Concerned UT students must support their younger allies

William Kosinski

After the tragedy in Parkland, Florida, people around the country anticipated the same response: thoughts and prayers, calls for gun legislation and political inaction. This time, though, the students of Marjory Stoneman Douglas High School decided that they would be “The last mass shooting.” Their unprecedented rallying, lobbying and organizing for the “March For Our Lives” protest inspired predominately high school-age students across the United States to start their own protests. Concerned college students must protest in solidarity of their younger counterparts.

Some school districts, including the Needville Independent School District in Needville, Texas, threatened to punish students for participating in walkouts and other demonstrations. It is wrong to prevent students from speaking on gun violence in schools as the issue directly involves those who want to express their opinions about it. Students both in college and high school should be free to speak on the issue. College students have a special opportunity to actively support their high school counterparts when they may be wrongfully restricted because they do not have the same privilege, freedom and ability to engage in activism as college students.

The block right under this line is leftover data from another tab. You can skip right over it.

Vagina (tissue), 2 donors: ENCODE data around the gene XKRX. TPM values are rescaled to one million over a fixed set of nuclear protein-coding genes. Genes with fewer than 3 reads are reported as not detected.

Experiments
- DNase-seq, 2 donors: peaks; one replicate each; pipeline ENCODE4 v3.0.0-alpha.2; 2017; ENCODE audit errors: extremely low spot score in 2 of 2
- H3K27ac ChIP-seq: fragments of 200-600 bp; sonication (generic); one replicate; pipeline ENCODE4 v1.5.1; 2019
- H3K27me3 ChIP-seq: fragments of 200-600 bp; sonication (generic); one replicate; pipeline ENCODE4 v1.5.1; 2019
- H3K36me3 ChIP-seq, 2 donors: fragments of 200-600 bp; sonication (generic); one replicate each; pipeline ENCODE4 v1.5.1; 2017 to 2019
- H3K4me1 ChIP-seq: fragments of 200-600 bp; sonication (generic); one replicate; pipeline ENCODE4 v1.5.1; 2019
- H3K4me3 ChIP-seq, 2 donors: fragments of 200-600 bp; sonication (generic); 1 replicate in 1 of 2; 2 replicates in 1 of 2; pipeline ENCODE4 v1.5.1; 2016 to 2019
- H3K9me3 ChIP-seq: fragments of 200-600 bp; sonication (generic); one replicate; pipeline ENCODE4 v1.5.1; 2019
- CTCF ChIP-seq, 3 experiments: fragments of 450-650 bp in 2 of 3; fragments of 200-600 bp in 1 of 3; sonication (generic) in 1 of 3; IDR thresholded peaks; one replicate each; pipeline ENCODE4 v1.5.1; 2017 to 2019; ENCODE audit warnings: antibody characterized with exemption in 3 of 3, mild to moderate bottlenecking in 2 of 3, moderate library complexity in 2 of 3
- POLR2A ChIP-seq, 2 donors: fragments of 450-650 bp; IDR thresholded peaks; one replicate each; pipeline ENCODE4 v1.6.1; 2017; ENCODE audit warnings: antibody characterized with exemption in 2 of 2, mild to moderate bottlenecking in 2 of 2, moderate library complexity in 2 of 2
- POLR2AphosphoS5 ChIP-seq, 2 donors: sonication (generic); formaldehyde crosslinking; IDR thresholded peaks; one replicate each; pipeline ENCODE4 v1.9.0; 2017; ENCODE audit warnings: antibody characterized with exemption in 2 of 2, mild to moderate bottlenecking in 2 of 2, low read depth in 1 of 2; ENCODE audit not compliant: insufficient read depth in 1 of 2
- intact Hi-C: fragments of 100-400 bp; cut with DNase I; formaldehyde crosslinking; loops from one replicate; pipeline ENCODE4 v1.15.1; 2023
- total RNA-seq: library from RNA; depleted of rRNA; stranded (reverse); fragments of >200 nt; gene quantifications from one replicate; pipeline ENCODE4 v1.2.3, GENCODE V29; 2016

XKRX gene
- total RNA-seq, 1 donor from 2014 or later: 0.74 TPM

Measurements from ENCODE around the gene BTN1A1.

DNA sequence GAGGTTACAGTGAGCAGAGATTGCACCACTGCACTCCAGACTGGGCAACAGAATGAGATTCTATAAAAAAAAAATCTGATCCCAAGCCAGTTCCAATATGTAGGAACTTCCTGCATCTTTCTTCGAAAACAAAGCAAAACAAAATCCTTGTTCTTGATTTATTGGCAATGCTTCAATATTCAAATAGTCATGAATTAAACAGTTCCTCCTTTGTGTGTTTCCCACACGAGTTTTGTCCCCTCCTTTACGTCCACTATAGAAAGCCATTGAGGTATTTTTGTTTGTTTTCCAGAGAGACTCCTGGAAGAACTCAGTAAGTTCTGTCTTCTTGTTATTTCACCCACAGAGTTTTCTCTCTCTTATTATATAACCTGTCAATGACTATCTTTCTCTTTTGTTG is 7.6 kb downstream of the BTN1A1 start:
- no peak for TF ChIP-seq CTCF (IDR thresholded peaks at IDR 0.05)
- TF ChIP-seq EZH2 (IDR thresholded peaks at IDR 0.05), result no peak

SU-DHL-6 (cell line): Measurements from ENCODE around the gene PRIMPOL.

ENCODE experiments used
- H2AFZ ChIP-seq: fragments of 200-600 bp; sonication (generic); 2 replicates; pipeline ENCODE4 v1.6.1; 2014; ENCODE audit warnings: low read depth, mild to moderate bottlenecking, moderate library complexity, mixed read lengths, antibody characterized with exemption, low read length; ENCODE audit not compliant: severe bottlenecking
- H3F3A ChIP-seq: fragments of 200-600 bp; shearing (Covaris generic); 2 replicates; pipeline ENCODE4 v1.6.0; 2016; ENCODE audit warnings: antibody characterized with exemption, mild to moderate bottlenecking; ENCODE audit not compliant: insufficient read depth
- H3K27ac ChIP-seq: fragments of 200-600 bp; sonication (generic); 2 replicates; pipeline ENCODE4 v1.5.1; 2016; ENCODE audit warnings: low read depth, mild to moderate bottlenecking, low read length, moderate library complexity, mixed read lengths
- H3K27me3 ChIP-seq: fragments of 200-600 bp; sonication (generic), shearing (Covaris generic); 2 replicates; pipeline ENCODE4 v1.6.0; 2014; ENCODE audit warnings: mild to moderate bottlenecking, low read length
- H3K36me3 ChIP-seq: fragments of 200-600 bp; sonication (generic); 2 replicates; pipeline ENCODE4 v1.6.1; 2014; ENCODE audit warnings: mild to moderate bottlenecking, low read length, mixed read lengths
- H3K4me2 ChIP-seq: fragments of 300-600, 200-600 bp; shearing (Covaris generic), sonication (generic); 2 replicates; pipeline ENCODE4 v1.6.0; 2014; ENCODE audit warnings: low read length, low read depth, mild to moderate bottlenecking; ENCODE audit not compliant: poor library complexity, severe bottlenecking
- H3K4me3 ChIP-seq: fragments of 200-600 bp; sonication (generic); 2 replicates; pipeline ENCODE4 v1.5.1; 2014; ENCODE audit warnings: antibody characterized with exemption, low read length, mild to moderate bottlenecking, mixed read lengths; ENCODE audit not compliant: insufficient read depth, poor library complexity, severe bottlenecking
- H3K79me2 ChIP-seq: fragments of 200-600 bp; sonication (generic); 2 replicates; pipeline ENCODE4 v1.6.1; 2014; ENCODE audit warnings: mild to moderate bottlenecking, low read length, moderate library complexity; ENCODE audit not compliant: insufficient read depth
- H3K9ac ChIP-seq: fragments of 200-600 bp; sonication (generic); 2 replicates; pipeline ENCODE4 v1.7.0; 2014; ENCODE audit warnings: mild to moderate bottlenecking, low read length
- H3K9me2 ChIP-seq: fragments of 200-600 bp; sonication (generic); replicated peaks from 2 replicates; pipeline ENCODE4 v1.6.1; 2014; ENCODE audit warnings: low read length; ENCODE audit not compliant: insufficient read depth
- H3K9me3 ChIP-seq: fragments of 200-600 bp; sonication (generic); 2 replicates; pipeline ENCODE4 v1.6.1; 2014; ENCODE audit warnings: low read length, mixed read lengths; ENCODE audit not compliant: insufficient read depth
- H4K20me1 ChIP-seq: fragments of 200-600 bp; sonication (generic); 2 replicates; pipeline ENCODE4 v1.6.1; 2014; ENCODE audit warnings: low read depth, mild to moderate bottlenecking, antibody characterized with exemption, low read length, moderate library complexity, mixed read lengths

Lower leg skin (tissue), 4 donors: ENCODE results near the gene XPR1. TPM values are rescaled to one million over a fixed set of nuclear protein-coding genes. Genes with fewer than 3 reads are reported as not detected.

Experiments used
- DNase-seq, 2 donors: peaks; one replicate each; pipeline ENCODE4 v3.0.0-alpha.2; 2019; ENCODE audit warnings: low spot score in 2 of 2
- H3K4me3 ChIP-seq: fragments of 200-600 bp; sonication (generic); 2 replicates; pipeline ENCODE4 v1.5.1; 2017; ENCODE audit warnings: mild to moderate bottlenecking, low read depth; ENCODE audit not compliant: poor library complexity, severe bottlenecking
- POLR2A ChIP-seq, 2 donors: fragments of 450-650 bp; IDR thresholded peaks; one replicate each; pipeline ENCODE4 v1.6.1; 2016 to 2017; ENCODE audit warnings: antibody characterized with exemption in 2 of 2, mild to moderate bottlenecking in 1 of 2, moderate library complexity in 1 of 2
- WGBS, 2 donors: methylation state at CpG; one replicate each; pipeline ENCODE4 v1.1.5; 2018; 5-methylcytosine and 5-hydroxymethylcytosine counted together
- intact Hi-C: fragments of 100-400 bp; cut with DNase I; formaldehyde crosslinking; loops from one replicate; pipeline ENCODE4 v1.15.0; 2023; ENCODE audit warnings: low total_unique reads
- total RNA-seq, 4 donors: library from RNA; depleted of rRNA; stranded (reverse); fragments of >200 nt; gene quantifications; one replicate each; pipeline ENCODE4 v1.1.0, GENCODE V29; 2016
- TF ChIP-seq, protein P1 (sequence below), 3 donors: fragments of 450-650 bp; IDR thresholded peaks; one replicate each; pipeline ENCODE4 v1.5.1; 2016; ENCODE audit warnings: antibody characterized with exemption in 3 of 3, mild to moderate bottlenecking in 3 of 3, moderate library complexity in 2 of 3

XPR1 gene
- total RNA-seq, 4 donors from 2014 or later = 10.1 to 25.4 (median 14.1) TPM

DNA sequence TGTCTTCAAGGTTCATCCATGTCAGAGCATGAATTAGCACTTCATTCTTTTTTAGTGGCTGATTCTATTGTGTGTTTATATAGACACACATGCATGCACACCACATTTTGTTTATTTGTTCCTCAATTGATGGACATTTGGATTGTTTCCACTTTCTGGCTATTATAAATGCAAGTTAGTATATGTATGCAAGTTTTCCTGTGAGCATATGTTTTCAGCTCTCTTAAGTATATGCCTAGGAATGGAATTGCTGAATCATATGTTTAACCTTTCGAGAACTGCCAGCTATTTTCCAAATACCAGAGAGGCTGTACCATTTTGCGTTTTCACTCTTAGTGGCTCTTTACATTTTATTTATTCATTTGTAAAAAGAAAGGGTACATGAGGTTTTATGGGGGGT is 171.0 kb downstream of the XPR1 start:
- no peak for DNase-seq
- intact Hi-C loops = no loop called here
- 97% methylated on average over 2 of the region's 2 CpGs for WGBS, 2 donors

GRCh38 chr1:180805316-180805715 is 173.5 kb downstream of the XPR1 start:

College students who demand similar change must express these concerns to their representatives in the form of protest alongside their high school companions. David Hogg — one of the most prominent high school student activists to arise from the tragedy — explained, “We need to stand up, go out and vote, talk to our legislators and get educated. Be persistent. Because these interest groups and politicians will not listen if we don’t speak up.” If constituents can not express their concerns, there is no way for lawmakers to consider their needs in legislation.

The ability of college students to vote should not be understated, either. Ultimately, high school students can not use their power to vote representatives into office that will address their needs. The responsibility to create legislative change falls in part on college students who have this power.

From the Greensboro sit-ins, to the Vietnam War protests, to the Black Lives Matter movement, the college student involvement changed the status quo of American policy. The protests of the Vietnam War at the 1968 Democratic National Convention are credited with helping bring an end to the war, all because of college student engagement. Not only do student protests work, the Never Again movement is another opportunity to inspire a new generation of activists.

Kosinski is a journalism freshman from San Rafael, California. Follow him on Twitter @willkosinski.